An Oregon Army veteran has discovered a revolutionary -- and absolutely beautiful -- way of dealing with the effects of post-traumatic stress disorder.
Stephen Simmons first joined the U.S. Army in 1986 and returned from his last tour in Iraq in 2008, according to the Oregonian. The resultant PTSD made it difficult for him to adapt to civilian life -- until a friend suggested a unique solution.
"My friend and therapist Chris Fadness, a Gulf War veteran, is on the cutting edge of PTSD therapy," Simmons told The Huffington Post in an email. "He taught me that PTSD is very much a biological function –- it’s not just in our minds –- and that we can do things to positively impact how our bodies respond to stress and anxiety. 'Adventure therapy' channels your biological symptoms to work in positive rather than destructive ways. "
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Seeing the benefits of an active lifestyle, Simmons set out on an adventure. He began living out of his Jeep in the mountains of Southern Oregon and exploring the wilderness with his 9-year-old service dog, Puppi.
The experience, he told HuffPost, slowly began restoring his natural sense of self.
"One night, around 4 a.m., I couldn’t sleep. My jeep didn’t have heat, so I was freezing, and on a whim I decided to climb Mt. McGlouhlin, a 9,000-foot pyramid shaped volcano that towers above the horizon not far from Grants Pass, OR.
Mt. McGloulin was one of those peaks I’d look at when driving, and think, “Someday I’ll have to climb that.” I didn’t really know what I was getting into, but it was my first foray into 'Adventure Therapy.' Looking back, I was reckless and ill-prepared, but Puppi and I climbed that mountain.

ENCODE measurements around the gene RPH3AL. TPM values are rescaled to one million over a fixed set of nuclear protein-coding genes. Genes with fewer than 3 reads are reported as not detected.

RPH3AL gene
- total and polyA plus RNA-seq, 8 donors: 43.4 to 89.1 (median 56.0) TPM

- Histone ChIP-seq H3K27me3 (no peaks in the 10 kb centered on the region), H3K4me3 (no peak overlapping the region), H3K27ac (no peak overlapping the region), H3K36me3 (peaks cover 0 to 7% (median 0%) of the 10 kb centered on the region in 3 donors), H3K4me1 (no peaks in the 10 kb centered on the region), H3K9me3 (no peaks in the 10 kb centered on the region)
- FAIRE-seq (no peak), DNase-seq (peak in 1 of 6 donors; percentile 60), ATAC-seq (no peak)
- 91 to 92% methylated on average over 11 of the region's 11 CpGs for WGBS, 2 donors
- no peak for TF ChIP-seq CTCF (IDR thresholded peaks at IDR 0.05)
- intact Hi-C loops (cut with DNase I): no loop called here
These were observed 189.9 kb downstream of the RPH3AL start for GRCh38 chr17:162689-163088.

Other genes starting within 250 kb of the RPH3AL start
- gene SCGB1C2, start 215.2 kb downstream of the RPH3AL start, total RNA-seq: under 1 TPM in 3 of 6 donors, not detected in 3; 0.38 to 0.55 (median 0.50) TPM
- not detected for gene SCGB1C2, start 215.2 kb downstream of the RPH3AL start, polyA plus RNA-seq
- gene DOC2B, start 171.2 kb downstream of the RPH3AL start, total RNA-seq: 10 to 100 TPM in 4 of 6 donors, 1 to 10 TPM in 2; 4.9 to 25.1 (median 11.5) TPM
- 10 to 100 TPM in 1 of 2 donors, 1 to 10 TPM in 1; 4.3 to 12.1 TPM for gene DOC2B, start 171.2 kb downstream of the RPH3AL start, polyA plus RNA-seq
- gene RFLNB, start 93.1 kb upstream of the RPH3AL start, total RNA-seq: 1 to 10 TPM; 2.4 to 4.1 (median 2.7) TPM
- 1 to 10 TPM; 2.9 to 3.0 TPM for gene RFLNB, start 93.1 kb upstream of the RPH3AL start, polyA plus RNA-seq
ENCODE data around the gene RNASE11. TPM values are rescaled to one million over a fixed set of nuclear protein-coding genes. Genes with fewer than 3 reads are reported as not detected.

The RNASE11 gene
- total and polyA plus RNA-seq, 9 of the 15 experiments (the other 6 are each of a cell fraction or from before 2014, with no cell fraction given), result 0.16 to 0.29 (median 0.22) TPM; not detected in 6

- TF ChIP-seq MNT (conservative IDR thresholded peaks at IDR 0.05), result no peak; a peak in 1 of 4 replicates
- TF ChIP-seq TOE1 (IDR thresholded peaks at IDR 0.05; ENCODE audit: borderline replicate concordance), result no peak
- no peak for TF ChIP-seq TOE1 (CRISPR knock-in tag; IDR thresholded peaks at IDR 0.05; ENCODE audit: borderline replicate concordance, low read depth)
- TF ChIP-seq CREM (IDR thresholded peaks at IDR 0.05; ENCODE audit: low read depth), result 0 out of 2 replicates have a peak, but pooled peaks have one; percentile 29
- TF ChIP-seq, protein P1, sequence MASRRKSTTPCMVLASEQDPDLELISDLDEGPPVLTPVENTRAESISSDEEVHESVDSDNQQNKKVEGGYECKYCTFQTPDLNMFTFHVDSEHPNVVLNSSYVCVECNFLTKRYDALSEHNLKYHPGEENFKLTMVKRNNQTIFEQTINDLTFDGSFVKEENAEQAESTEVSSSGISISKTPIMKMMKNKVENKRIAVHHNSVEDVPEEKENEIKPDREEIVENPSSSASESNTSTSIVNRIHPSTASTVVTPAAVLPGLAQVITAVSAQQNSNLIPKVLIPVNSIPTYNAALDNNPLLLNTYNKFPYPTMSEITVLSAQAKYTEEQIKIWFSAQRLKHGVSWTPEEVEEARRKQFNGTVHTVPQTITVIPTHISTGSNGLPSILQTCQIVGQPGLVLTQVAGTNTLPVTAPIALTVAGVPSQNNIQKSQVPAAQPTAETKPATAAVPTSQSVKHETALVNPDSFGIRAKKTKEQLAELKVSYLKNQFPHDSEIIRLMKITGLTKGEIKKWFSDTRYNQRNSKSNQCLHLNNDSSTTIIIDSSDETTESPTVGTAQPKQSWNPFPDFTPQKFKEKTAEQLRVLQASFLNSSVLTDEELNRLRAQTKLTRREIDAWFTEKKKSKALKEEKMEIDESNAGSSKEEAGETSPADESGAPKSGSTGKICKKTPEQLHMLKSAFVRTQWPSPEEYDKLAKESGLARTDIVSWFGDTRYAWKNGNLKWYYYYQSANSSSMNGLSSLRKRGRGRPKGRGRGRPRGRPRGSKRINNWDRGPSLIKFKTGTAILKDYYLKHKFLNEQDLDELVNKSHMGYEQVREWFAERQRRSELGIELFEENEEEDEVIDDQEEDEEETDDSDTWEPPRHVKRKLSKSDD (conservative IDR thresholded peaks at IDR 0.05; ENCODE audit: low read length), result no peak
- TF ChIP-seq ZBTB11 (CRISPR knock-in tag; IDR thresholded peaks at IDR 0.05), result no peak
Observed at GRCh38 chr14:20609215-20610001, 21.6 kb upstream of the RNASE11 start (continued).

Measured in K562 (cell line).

We climbed through deep snow -- I was without socks -- and only the tread of my trail shoes held me to the steep slope of the upper mountain where a slip might have been fatal. I realized that I cared a lot more about what happened to me than I thought I did. There’s something about balancing on the slope of a mountain, pumped full of adrenalin, and close to the top. It was quite an adventure and accomplishment."
Three weeks later, he adopted a kitten named Burma, and the three became an adventuring family.
"Our adventures have taken the three of us to the tops of lots of rugged, challenging mountains, rivers, and alpine lakes throughout Oregon and Northern California. We’ve explored Bear Peak, the Siskiyous, Thomoson Peak, the Trinity Alps, 14,000-foot Mt. Shasta, and Oregon’s Mt. Thielsen," he said.
Along the way, Simmons has been documenting the travels through pictures on his phone.
“I’m a picture-holic type of person,” he told the Oregonian.
"I took thousands of pictures with my camera phone, but didn’t really have a place for them other than Facebook," he told HuffPost. "In May, my friend Lydia Davey, a Marine veteran who owns a PR firm, e-mailed me and told me I should consider doing a photo book."
Davey and Simmons were able to raise more than $14K through a Kickstarter campaign, and they recently published the first run of a picture book called, 'The Adventures of Puppi & Burma.'
Simmons hopes the photos and his story will help others.
"I would love to empower other veterans to learn about and use Adventure Therapy," he said. "I want to further its use and see people suffering with PTSD or depression get better."
And his best friends, after whom the book was named, remain ever-faithfully by his side.
"Aside from providing unconditional love, and making the sights, sounds and smells of the wilderness more meaningful, Puppi and Burma are a responsibility. I care for them as much as or more than I care for myself. During especially difficult times, I would not have gotten up or gone out for myself, but I would do it for them. Puppi and Burma have been a blessing in every way."